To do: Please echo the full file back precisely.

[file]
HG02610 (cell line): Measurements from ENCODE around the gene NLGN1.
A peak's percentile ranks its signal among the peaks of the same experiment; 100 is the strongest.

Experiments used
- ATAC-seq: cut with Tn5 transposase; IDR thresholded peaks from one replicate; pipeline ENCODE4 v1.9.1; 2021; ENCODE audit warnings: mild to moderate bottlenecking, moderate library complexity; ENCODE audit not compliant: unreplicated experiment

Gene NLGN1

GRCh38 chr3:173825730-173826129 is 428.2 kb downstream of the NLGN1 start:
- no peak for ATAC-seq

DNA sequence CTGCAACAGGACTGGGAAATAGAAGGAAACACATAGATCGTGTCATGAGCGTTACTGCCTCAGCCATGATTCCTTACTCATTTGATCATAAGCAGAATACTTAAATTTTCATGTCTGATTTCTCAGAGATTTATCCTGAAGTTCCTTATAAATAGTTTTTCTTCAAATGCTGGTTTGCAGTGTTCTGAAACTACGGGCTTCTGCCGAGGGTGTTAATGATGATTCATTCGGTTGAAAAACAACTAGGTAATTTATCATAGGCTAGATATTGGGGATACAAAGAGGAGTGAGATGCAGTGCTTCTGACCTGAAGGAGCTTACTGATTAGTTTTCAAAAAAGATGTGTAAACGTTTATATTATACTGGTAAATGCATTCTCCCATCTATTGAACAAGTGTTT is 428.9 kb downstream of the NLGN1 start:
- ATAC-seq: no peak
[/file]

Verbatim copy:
HG02610 (cell line): Measurements from ENCODE around the gene NLGN1.
A peak's percentile ranks its signal among the peaks of the same experiment; 100 is the strongest.

Experiments used
- ATAC-seq: cut with Tn5 transposase; IDR thresholded peaks from one replicate; pipeline ENCODE4 v1.9.1; 2021; ENCODE audit warnings: mild to moderate bottlenecking, moderate library complexity; ENCODE audit not compliant: unreplicated experiment

Gene NLGN1

GRCh38 chr3:173825730-173826129 is 428.2 kb downstream of the NLGN1 start:
- no peak for ATAC-seq

DNA sequence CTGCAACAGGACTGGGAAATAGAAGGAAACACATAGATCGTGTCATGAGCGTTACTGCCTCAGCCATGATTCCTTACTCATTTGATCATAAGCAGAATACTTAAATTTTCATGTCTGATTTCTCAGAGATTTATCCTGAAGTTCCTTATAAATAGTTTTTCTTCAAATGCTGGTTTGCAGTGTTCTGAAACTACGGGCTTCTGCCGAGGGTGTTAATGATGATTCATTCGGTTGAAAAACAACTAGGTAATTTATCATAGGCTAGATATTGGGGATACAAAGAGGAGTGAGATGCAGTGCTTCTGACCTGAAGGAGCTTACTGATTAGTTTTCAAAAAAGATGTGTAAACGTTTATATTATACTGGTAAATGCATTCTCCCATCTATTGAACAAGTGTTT is 428.9 kb downstream of the NLGN1 start:
- ATAC-seq: no peak